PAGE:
Langley manufacturer Packright has come up with a creative solution to a shortage of elastic for the protective face shields worn by medical staff.
Their design uses rubber bands as a substitute, attached in a way that ensures they won’t break or snap.
Packright Manufacturing Ltd. CEO Colin Chiu told the Langley Advance Times the wait to get medical-grade elastic is currently running about 16 weeks, the result of massive buys by different purchasers on international markets.
“We can’t get elastics right now” Chiu summarized.
“We designed within materials that we have.”
Using readily available items like heavy-duty rubber bands also helps keep the expense to purchasers down, Chiu added.
“We’re trying to do it as low-cost as possible.”
Until the COVID-19 crisis, Packright specialized in plastic containers for vegetables, bakery items, candies and snacks.
It had a proven ability to quickly produce custom designs to client specifications, something that turned out to be a handy trait.
Packright was able made a quick switch to making the much-needed face shields, developing a design with input from St. Paul’s Hospital in Vancouver, then obtaining a federal “medical device establishment licence.”
Chiu estimates the process, from final design approval to the first lot of masks, took no more than five days, running off about 10,000 in the first week.
He described it as an “aggressive change.”
Assembly was moved to the shuttered Pulse Dance Centre studio in Port Coquitlam, which donated the needed space for volunteers to put the masks together.
By the end of this week, Chiu estimated the plant will have produced 50,000 masks.
“We can make one every three to four seconds,” Chiu said with pride.
As word gets out about the Packright design, Chiu has seen demand for the masks “growing and growing” with orders coming from medical clinics, doctors in private practice and even dental clinics, some as far away as Nelson and Kelowna.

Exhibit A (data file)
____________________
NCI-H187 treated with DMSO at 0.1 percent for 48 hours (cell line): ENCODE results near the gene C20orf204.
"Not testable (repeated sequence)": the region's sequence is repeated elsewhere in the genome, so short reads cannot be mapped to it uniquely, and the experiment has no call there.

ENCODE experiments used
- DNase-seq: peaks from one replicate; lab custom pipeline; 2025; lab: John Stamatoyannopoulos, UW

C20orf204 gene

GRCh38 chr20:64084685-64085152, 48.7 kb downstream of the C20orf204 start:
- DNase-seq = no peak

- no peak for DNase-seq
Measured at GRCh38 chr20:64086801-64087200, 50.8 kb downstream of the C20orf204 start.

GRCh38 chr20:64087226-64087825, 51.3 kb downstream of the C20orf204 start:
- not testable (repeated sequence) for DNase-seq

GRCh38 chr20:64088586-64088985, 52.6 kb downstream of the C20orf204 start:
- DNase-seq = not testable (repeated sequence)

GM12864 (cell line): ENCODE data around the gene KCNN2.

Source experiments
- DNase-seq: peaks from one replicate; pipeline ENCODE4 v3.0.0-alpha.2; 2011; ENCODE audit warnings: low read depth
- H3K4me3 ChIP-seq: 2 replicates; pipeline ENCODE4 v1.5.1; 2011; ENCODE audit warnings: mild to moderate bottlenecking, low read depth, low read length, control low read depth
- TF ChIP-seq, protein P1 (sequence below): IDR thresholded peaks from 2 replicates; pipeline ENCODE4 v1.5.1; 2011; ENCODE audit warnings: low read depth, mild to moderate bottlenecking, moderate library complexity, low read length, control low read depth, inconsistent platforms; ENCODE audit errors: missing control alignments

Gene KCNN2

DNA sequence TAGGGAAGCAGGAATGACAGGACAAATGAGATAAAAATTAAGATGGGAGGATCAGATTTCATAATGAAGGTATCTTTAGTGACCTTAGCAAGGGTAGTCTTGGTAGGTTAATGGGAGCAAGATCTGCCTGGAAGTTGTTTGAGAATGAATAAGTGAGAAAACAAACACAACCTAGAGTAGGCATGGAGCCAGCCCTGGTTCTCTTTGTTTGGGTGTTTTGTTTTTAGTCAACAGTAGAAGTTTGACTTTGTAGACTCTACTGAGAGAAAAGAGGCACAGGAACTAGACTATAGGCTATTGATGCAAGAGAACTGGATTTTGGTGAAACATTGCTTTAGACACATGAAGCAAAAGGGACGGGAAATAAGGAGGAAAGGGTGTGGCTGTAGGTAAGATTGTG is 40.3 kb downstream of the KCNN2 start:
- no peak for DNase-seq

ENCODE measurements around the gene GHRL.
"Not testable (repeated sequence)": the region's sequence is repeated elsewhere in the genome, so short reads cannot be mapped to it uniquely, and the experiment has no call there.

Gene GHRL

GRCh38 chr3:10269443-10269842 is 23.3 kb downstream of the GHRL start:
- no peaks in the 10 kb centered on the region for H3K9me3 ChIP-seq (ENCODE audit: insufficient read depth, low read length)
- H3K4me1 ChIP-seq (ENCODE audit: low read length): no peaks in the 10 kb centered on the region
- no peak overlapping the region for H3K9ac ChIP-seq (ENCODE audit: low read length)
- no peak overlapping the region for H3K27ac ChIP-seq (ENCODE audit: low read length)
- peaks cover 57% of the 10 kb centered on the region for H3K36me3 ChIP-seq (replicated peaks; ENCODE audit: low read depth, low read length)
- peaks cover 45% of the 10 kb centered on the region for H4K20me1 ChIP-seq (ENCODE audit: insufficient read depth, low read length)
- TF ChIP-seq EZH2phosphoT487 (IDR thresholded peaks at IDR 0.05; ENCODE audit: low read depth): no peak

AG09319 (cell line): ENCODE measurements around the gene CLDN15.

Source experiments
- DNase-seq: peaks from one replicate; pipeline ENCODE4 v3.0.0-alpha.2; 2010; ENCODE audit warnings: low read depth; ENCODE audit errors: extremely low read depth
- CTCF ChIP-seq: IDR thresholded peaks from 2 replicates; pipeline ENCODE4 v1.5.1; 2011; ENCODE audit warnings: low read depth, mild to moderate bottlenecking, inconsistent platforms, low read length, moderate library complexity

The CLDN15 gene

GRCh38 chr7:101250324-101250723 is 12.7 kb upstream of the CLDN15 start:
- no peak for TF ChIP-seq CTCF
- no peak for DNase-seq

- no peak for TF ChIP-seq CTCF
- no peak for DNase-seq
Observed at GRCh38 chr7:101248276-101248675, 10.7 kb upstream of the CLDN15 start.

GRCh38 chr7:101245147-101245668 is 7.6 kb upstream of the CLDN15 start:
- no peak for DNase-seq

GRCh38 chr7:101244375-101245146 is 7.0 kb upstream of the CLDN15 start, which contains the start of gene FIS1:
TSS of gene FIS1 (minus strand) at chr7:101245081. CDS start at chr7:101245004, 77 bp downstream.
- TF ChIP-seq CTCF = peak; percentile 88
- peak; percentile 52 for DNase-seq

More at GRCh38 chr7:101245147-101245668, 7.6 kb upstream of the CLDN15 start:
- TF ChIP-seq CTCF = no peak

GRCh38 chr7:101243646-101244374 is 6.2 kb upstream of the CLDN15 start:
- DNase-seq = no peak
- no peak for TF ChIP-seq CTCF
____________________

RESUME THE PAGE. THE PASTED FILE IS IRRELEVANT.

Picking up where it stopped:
“We’re just trying to do what we can,” Chiu said.
There is intense competition for personal protection products products on international markets, with pandemic hot spots like New York City ordering 1.5 million face shields over the next three months.
Ottawa is ordering up to 30,000 ventilators from several Canadian companies, Prime Minister Justin Trudeau said last week (April 7).
Those ventilators come after the country asked domestic companies to switch over to manufacturing medical supplies, with a promise that the government will purchase them. Trudeau said nearly 5,000 companies have reached out to help with making medical gowns, masks and gloves.
The prime minister said the new ventilators will be ready “in the coming weeks” but nobody was more specific about when.
In late March, it was estimated that Canada had around 5,000 ventilators already across the country.
At a later press conference, Public Services and Procurement Minister Anita Anand said 16 million of the surgical masks the federal government ordered have already been delivered, and more were on the way.
Federal officials have said more than 230 million surgical masks and 75 million N95 respirator masks are on order but cautioned the global supply chain is so fragile they cannot guarantee how many of those will actually arrive.